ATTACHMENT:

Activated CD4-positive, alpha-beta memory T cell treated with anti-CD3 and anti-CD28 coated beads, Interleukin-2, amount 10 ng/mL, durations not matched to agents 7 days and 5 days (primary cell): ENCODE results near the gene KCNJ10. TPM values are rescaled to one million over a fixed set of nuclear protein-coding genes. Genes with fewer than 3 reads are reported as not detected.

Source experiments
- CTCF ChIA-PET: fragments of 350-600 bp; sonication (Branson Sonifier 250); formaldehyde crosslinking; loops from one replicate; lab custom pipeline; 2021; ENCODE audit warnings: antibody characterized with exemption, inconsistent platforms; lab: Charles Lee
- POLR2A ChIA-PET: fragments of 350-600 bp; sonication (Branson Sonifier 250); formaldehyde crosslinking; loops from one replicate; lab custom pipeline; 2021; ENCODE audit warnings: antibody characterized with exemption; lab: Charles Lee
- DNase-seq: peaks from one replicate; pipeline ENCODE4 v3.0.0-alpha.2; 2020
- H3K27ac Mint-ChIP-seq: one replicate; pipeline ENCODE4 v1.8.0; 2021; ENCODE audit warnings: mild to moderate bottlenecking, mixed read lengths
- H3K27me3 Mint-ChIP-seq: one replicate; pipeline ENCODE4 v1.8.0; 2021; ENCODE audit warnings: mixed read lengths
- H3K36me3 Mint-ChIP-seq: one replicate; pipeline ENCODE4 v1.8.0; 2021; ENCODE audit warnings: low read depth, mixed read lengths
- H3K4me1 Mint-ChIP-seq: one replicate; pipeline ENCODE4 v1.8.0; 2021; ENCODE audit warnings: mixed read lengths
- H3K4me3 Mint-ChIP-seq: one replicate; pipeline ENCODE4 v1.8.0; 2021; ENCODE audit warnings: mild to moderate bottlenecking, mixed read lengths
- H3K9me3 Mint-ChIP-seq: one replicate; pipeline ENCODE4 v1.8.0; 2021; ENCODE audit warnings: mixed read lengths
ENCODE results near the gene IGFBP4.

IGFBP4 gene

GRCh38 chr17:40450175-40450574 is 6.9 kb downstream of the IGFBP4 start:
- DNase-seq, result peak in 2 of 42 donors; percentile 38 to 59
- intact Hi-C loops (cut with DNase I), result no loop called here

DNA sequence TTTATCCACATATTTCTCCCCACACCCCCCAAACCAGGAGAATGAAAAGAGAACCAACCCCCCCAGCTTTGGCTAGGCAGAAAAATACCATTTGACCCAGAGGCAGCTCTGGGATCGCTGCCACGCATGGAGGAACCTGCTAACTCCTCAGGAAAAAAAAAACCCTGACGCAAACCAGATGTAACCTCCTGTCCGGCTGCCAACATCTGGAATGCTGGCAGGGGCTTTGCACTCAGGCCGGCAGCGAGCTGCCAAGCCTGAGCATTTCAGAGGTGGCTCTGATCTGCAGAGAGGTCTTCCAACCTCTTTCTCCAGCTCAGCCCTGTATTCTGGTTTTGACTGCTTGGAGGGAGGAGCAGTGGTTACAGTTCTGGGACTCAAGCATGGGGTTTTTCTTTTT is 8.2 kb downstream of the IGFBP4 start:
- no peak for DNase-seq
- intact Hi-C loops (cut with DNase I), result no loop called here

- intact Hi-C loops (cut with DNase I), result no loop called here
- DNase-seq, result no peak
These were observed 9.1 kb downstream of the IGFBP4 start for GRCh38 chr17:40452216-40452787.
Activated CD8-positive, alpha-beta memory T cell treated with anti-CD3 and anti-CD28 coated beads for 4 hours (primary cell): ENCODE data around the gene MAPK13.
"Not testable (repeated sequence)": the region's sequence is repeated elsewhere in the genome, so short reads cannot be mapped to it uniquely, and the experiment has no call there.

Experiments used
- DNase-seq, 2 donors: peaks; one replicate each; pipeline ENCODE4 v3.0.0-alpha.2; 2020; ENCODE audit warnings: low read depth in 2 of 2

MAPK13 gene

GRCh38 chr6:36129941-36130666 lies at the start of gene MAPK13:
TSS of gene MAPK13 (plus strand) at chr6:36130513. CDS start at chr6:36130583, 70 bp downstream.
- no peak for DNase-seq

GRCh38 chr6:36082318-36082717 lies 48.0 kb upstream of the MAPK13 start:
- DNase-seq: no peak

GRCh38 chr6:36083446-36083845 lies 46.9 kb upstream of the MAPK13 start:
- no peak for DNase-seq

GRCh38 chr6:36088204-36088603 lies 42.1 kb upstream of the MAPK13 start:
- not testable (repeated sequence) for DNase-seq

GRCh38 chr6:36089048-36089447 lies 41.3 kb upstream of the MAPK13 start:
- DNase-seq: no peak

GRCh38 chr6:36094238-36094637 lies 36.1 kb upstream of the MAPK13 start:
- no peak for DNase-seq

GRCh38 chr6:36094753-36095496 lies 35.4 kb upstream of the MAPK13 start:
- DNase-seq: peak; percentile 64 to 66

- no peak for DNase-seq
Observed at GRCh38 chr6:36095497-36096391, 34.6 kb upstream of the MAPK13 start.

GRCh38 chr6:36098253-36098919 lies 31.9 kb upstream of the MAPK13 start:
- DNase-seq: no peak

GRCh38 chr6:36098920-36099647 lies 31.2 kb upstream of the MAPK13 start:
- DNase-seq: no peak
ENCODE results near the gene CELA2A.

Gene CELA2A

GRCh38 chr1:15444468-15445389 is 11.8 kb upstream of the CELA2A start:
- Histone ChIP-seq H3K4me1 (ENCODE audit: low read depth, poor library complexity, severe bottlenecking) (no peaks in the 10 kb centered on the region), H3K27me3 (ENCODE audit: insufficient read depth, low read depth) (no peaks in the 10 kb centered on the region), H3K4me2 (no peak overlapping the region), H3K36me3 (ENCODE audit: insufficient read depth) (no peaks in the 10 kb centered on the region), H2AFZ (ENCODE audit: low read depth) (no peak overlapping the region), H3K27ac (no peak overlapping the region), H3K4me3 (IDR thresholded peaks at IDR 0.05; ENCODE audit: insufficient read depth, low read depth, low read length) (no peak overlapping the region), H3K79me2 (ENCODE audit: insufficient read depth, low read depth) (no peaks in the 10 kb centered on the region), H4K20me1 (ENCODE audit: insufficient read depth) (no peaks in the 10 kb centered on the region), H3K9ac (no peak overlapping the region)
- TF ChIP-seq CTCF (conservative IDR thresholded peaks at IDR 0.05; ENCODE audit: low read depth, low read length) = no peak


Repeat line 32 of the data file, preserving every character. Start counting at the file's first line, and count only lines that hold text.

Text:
- DNase-seq: no peak